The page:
Newborn Screening

    • An ACTion (ACT) sheet is available for this condition that describes the short-term actions a health professional should follow when an infant has a positive newborn screening result. ACT sheets were developed by experts in collaboration with the American College of Medical Genetics.
    • Baby's First Test is the nation's newborn screening education center for families and providers. This site provides information and resources about screening at the local, state, and national levels and serves as the Clearinghouse for newborn screening information.
    • US National Newborn Screening Status Report (NNSGRC) provides information and resources in the area of newborn screening and genetics to benefit health professionals, the public health community, consumers and government officials.
    • The Newborn Screening Coding and Terminology Guide has information on the standard codes used for newborn screening tests. Using these standards helps compare data across different laboratories. This resource was created by the National Library of Medicine.

      Treatment

      The treatment of severe combined immune deficiency due to adenosine deaminase deficiency (ADA deficiency) may include the following:[3][5]

      Early diagnosis and treatment of bacterial, viral, and fungal infections
      Preventative medications for certain types of pneumonia
      Intravenous (IV) immunoglobulin to boost the body's natural response to infections
      Bone marrow or stem cell transplant
      Gene therapy

      The primary treatment is transplantation of blood-forming stem cells from the bone marrow of a healthy brother or sister (allogenic bone marrow transplant /stem cell transplant or BMT/SCT). This therapy is effective in approximately 70% or more of people with severe combined immunodeficiency (SCID), including SCID caused by ADA deficiency.[5] 

      If a BMT/SCT is not an option, enzyme replacement therapy (ERT) may be recommended. ERT is a treatment that replaces the enzyme that is missing or not working properly (adenosine deaminase) with a bovine form of the enzyme that has been genetically modified to work in humans.[3][5][6]

      Gene therapy is also available through clinical trials, and appears to be successful in treating people with SCID due to ADA deficiency. Gene therapy involves replacing a copy of the non-working ADA gene with a working copy, so that a person can make the ADA enzyme on his or her own. Gene therapy for SCID due to ADA deficiency has been approved in Europe [7], but is still considered experimental in the US.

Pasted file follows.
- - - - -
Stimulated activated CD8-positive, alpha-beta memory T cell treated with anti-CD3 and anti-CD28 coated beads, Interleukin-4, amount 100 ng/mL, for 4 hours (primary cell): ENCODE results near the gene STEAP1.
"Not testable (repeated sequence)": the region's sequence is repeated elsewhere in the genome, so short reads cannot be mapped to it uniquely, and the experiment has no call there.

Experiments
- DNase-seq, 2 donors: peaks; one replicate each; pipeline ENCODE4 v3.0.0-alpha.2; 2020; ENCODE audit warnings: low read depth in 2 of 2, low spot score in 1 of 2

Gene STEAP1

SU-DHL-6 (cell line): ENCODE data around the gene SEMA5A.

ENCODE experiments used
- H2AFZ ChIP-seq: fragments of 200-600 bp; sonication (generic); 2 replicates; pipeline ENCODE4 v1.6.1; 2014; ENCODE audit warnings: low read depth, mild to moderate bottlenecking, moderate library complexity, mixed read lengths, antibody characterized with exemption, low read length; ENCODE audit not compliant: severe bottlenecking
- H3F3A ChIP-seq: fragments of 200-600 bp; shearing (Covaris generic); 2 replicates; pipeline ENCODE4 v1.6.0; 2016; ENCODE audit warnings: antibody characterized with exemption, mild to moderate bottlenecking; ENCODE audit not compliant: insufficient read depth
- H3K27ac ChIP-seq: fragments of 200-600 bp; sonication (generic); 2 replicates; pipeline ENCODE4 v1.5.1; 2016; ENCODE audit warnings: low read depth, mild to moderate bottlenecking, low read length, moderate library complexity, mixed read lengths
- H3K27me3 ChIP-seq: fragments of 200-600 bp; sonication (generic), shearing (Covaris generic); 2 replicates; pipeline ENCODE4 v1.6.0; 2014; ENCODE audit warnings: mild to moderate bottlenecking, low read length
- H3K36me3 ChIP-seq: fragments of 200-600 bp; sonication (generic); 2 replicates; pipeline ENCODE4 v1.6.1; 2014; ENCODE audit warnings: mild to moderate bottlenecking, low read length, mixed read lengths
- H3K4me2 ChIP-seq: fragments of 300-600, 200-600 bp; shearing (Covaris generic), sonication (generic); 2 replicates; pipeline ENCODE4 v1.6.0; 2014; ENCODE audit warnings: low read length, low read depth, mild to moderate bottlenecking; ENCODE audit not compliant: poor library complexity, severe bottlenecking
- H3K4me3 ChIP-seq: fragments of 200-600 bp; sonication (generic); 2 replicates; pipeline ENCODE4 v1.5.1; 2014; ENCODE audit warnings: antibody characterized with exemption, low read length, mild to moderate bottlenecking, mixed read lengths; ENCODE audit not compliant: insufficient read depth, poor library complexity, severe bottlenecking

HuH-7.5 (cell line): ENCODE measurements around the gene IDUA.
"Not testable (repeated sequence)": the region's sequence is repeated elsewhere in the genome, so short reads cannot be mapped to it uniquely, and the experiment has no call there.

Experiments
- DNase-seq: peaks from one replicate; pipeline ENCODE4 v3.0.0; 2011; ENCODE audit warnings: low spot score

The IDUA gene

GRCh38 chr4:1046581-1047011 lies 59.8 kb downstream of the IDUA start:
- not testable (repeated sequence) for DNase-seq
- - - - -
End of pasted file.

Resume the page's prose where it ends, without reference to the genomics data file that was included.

FDA-Approved Treatments

      The medication(s) listed below have been approved by the Food and Drug Administration (FDA) as orphan products for treatment of this condition. Learn more orphan products.

      • Pegademase bovine(Brand name: Adagen) Manufactured by Lediant Biosciences
        FDA-approved indication: March 1990, pegademase bovine (Adagen) was approved for enzyme replacement therapy for ADA deficiency in patients with severe combined immunodeficiency.
        National Library of Medicine Drug Information Portal
      • Elapegademase-lvlr(Brand name: Revcovi) Manufactured by Leadiant Biosciences, Inc.
        FDA-approved indication: October 2018, elapegademase-lvlr (Revcovi) was approved for the treatment of Adenosine Deaminase-Severe Combined Immunodeficiency (ADA-SCID).

      Organizations

      Support and advocacy groups can help you connect with other patients and families, and they can provide valuable services. Many develop patient-centered information and are the driving force behind research for better treatments and possible cures. They can direct you to research, resources, and services. Many organizations also have experts who serve as medical advisors or provide lists of doctors/clinics. Visit the group’s website or contact them to learn about the services they offer. Inclusion on this list is not an endorsement by GARD.

      Organizations Supporting this Disease

        Organizations Providing General Support

          Learn more

          These resources provide more information about this condition or associated symptoms. The in-depth resources contain medical and scientific language that may be hard to understand. You may want to review these resources with a medical professional.

          Where to Start

          • The American Society of Gene & Cell Therapy provides information on the treatment of immunodeficiency diseases.